New students looking on the Internet for directions to the Fruitland Baptist Bible Institute will find detailed instructions to the campus, beginning with an exit off Interstate 26 and a map of the local area.
But at least one student at the school probably needed more than just a quick look on the school’s website to find her way to class.
That’s because 22-year-old Laura Cotton drove the entire 4,500 miles from her home in Alaska to the Bible college in Henderson County this past summer. Cotton said she made the trip from Alaska because she felt drawn to the area and the biblical education offered at Fruitland.
“I feel God wanted me to come here,” Cotton said. “I feel like He called me here to attend Fruitland.”
Cotton began classes in July after making the road trip in her old Subaru with her mother. The two made the trip in about five days. Cotton said they had a wonderful time on the road, despite her occasional moments of doubt.
“I remember driving through Canada feeling scared. I was like, ‘What am I doing?’”
Cotton’s fears soon subsided, and the two reached the school in one piece.
Her mother flew back to Alaska, while Cotton began classes and settled into her new home away from home.
Cotton is working toward an associate degree in religion/church ministries. She has not decided what she wants to do after she graduates, but she said she thinks getting her degree will prepare her for whatever comes her way.
“I believe as a Christian I have a mission field wherever I am. I want to be more equipped and ready for it,” she said.
Cotton decided to attend Fruitland after her father, who is a Baptist minister, suggested the school. He attended the institute from 1991 to 1993 when Cotton was a young child.
“He loved Fruitland so much. When I said I wanted to go to Bible college, he recommended it,” she said.
It’s not unusual for the children of former students to come to Fruitland, said Bobby Garrett, the school’s director of facilities.
Garrett said more women are also deciding to attend the school to earn degrees they use in various faith-based careers, including counseling and children’s ministry.
The school’s outreach to evangelism conferences around the country and its reputation as a first-class Bible college has also drawn students from many states and some foreign countries.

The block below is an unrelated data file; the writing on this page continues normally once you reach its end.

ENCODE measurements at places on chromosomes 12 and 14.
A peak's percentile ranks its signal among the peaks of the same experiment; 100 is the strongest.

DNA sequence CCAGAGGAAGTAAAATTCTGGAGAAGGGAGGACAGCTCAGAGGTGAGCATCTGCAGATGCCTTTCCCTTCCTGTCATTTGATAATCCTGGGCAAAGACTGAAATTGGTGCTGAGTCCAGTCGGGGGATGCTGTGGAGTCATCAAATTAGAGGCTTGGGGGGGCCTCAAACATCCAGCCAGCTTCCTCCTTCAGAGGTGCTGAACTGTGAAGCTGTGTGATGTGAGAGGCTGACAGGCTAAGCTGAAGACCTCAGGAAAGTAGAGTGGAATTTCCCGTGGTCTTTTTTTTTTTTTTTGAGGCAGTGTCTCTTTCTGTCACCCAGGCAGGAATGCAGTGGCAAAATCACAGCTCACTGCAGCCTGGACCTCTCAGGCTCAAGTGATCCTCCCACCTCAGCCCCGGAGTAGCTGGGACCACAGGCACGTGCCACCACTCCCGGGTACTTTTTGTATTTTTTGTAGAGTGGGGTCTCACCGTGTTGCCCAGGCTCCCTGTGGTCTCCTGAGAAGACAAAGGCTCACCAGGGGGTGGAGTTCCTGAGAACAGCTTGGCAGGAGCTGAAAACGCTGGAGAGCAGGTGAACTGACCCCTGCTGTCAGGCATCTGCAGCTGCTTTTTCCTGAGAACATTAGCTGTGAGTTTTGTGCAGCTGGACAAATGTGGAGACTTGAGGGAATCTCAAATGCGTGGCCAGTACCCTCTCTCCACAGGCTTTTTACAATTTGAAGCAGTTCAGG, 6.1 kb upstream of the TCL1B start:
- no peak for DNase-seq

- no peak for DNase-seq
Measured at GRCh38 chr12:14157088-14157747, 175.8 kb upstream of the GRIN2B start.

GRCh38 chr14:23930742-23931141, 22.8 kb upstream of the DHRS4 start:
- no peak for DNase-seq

“The foundation of this school has never changed,” Garrett said. “It’s a Bible college. When you teach the truth, you never go wrong.”
Cotton was 1 year old when her father began his education at Fruitland. She said she doesn’t remember much about the time her family spent in the area except for a trip to Sliding Rock and a visit with a relative in Murphy.
This time, Cotton said she will have many more memories to take with her when she leaves to begin her career.
“I’d never seen fireflies before. I’d never seen an apple tree before. I picked an apple off a tree for the first time,” she said.
Cotton also saw snakes for the first time when she visited Chimney Rock State Park last summer.
“I saw four in one day,” she said.
The mild winter in Western North Carolina has also been a welcome change from the 60-below temperatures usually found in her hometown of Delta Junction.
The small town in Alaska is in one of the colder parts of the state and is about six hours from Anchorage. It is also home to Clearwater Baptist Church, where her father is pastor.
While Cotton said she has enjoyed the warmer winter and new experiences, her move to the area has not been without its challenges.
The summer’s heat, humidity and influx of insects were “a little extreme,” she said.
The size of the community also took a little getting used to.
“It’s crowded,” Cotton said. “I’m used to being able to just drive and get away. In Alaska, that’s easy to do. There are thousands of miles of emptiness. Here, you don’t get that far from a town.”
But Cotton said the few drawbacks she has experienced are nothing when compared to the new friends, new experiences and the education she has received at Fruitland.
“It’s been really amazing,” she said. “It’s been neat meeting people. The people are really, really nice.”
(EDITOR’S NOTE – Amy B. McCraw writes for the Times-News in Hendersonville, where this story was originally published.)